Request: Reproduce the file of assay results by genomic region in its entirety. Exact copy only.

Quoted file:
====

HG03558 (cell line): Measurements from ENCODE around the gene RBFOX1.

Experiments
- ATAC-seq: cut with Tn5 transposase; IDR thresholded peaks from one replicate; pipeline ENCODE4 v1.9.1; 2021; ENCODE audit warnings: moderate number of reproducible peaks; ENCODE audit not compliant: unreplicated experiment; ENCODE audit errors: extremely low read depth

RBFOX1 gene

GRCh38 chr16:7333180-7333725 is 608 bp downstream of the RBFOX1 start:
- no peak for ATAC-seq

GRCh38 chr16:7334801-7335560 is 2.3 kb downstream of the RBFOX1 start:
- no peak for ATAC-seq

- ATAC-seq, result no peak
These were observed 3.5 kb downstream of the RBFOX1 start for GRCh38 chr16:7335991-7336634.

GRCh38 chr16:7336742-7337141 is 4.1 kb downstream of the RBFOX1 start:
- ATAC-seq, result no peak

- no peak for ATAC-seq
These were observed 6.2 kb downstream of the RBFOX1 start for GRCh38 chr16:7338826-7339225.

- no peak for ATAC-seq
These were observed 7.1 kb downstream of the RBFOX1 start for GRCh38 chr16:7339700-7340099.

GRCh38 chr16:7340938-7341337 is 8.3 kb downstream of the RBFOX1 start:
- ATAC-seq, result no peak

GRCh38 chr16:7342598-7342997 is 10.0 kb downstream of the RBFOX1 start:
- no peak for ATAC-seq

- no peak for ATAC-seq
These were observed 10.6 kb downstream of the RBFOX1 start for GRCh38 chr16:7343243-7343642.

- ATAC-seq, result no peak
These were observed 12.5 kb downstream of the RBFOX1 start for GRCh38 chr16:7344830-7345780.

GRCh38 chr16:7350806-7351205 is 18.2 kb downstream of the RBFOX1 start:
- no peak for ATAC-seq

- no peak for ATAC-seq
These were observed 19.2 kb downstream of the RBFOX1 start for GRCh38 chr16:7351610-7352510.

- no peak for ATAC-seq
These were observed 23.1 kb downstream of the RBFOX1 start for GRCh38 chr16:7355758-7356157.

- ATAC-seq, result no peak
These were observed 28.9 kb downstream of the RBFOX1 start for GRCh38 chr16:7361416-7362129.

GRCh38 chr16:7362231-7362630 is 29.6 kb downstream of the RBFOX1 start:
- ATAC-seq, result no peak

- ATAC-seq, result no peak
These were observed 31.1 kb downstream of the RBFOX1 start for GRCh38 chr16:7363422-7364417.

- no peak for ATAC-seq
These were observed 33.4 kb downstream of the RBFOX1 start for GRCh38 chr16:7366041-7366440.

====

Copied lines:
HG03558 (cell line): Measurements from ENCODE around the gene RBFOX1.

Experiments
- ATAC-seq: cut with Tn5 transposase; IDR thresholded peaks from one replicate; pipeline ENCODE4 v1.9.1; 2021; ENCODE audit warnings: moderate number of reproducible peaks; ENCODE audit not compliant: unreplicated experiment; ENCODE audit errors: extremely low read depth

RBFOX1 gene

GRCh38 chr16:7333180-7333725 is 608 bp downstream of the RBFOX1 start:
- no peak for ATAC-seq

GRCh38 chr16:7334801-7335560 is 2.3 kb downstream of the RBFOX1 start:
- no peak for ATAC-seq

- ATAC-seq, result no peak
These were observed 3.5 kb downstream of the RBFOX1 start for GRCh38 chr16:7335991-7336634.

GRCh38 chr16:7336742-7337141 is 4.1 kb downstream of the RBFOX1 start:
- ATAC-seq, result no peak

- no peak for ATAC-seq
These were observed 6.2 kb downstream of the RBFOX1 start for GRCh38 chr16:7338826-7339225.

- no peak for ATAC-seq
These were observed 7.1 kb downstream of the RBFOX1 start for GRCh38 chr16:7339700-7340099.

GRCh38 chr16:7340938-7341337 is 8.3 kb downstream of the RBFOX1 start:
- ATAC-seq, result no peak

GRCh38 chr16:7342598-7342997 is 10.0 kb downstream of the RBFOX1 start:
- no peak for ATAC-seq

- no peak for ATAC-seq
These were observed 10.6 kb downstream of the RBFOX1 start for GRCh38 chr16:7343243-7343642.

- ATAC-seq, result no peak
These were observed 12.5 kb downstream of the RBFOX1 start for GRCh38 chr16:7344830-7345780.

GRCh38 chr16:7350806-7351205 is 18.2 kb downstream of the RBFOX1 start:
- no peak for ATAC-seq

- no peak for ATAC-seq
These were observed 19.2 kb downstream of the RBFOX1 start for GRCh38 chr16:7351610-7352510.

- no peak for ATAC-seq
These were observed 23.1 kb downstream of the RBFOX1 start for GRCh38 chr16:7355758-7356157.

- ATAC-seq, result no peak
These were observed 28.9 kb downstream of the RBFOX1 start for GRCh38 chr16:7361416-7362129.

GRCh38 chr16:7362231-7362630 is 29.6 kb downstream of the RBFOX1 start:
- ATAC-seq, result no peak

- ATAC-seq, result no peak
These were observed 31.1 kb downstream of the RBFOX1 start for GRCh38 chr16:7363422-7364417.

- no peak for ATAC-seq
These were observed 33.4 kb downstream of the RBFOX1 start for GRCh38 chr16:7366041-7366440.